Gwayi-Shangani Lake excites food processors

Story by Tichaona Kurewa

FOOD process companies are ready to tap into the spin-off effects of the Gwayi-Shangani Lake through contract farming in Matabeleland North Province.

The Gwayi-Shangani Lake project is expected to create fertile ground for investment in agriculture with 10 000 hectares of irrigable land having been identified along the pipeline.

Proposed investments in the project are in line with the new government policy position where off-takers of agricultural commodities are required and mandated to fund the production of at least 40 percent of what they require annually.

“As National Foods, we have a manufacturing plant in Bulawayo and as a company, we roughly do one-third of our volumes in Bulawayo. We do quite a significant volume in Matabeleland from the Matabeleland Community; certainly, if the Gwayi-Shangani lake is commissioned, we see that as a significant potential supply of raw materials to us. We always want to buy local,” said National Foods chief executive officer, Mike Lashbrook.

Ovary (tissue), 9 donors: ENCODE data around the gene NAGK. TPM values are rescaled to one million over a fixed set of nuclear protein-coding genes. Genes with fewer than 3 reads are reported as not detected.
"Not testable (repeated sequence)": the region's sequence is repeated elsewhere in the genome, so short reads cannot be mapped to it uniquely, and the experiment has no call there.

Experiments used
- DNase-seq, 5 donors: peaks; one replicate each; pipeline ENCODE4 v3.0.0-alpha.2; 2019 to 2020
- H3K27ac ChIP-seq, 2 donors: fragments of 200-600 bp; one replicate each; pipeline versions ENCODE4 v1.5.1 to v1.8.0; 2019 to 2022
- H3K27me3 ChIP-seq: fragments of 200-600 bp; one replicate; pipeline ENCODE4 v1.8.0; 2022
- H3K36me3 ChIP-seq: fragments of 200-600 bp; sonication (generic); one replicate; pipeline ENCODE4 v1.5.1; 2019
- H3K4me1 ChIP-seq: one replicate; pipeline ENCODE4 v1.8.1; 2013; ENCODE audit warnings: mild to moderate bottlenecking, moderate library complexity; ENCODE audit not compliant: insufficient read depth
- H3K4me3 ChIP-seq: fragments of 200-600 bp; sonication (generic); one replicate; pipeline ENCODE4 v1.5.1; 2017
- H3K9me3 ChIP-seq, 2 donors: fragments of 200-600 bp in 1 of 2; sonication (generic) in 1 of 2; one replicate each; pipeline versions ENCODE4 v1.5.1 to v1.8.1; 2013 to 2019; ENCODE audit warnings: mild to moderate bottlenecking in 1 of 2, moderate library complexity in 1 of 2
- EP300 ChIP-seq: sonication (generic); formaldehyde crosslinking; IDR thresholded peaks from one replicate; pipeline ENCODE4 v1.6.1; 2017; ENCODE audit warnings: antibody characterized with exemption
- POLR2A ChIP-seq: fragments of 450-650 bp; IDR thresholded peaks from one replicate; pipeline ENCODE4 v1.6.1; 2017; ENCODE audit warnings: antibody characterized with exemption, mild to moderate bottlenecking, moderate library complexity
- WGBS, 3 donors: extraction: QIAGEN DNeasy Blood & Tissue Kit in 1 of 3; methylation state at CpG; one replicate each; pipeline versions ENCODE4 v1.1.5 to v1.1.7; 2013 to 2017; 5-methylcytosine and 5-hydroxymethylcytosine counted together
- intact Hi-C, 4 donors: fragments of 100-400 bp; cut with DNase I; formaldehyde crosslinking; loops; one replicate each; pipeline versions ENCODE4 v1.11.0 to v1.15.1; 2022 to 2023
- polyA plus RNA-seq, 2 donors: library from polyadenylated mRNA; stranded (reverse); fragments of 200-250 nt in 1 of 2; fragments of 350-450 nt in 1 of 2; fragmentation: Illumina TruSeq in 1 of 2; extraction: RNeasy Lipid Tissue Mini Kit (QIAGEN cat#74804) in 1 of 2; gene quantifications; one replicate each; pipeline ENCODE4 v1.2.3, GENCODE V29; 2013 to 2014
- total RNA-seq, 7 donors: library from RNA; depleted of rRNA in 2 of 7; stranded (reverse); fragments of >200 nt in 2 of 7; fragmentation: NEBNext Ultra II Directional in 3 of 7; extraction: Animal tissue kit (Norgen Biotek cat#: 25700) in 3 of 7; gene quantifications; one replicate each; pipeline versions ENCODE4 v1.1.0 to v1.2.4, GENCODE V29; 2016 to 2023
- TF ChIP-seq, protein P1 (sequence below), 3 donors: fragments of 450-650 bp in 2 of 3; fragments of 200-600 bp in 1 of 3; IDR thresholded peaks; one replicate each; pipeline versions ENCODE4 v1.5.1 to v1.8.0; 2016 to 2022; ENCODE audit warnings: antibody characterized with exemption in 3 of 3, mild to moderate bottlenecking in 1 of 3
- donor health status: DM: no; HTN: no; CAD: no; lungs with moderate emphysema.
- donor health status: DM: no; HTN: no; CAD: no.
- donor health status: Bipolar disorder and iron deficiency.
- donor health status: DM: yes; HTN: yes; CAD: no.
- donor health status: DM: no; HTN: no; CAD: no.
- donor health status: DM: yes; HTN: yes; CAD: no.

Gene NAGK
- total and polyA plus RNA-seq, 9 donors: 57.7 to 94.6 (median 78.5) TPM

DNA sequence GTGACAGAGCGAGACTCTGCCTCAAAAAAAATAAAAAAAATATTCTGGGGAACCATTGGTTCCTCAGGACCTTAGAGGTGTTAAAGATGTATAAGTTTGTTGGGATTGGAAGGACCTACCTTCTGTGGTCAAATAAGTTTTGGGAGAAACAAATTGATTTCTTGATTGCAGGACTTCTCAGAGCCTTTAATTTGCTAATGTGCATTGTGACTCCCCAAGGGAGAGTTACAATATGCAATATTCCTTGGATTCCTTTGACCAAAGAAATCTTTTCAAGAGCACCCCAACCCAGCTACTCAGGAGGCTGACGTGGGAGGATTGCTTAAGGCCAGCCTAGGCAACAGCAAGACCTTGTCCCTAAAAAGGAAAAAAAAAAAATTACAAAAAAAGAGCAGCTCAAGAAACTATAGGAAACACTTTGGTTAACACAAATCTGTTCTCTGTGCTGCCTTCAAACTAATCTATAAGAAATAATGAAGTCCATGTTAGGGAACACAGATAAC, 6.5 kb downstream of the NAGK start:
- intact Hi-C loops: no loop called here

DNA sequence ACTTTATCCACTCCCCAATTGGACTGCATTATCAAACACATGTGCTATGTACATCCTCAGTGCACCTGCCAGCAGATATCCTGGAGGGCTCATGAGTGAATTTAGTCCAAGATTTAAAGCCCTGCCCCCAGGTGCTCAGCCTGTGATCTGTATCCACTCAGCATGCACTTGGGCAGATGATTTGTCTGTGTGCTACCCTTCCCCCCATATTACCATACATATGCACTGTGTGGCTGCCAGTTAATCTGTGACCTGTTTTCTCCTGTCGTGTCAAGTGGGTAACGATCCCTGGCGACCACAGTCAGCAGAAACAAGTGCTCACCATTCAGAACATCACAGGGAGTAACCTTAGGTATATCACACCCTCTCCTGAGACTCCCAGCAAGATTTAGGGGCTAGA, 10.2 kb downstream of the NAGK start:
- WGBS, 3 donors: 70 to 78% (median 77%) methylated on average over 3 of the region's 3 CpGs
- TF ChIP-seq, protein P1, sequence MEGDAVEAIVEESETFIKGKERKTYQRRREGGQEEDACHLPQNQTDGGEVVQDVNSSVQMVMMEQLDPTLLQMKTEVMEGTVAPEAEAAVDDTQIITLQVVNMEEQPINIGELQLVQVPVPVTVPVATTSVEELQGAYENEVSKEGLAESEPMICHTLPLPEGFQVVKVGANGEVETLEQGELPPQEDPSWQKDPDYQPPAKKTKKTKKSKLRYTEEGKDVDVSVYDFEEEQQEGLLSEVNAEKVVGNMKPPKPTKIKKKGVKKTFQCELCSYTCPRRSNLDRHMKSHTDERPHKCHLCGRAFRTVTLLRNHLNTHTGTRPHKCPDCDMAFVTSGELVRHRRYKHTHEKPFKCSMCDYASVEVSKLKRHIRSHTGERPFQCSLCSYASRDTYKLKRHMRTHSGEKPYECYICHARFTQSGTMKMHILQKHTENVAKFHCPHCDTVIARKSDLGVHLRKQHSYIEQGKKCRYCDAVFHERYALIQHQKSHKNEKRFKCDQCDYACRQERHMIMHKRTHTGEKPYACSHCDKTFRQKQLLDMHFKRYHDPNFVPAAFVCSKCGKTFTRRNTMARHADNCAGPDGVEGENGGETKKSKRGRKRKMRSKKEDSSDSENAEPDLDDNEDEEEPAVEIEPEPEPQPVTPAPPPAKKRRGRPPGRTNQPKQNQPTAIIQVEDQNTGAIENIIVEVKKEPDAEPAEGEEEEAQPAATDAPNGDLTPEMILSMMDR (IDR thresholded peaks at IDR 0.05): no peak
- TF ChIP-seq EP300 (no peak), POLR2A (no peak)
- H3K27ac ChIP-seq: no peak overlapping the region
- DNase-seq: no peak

The Government confirmed the food processing firms’ contribution to the country’s agricultural sector.

“This summer, the scheme has supported 4 300 hectares of maize, 7 500 hectares of soya beans, and 770 hectares of sorghum, with an investment of over US$12 million. Under the contract farming arrangement, farmers are provided with seed, fertiliser and chemicals by A-Growth and PHI whilst National Foods acts as an off-taker for the product,” said the Deputy Minister of Lands, Agriculture, Fisheries, Water and Rural Development, Honourable Vangelis Haritatos.

The development trajectory of the sector is outlined in the Agriculture and Food Systems Transformation Strategy, which seeks to achieve a US$8.2 billion agriculture economy by 2025.

The US$275 million Gwayi-Shangani Lake project is progressing well and is set for completion this year.

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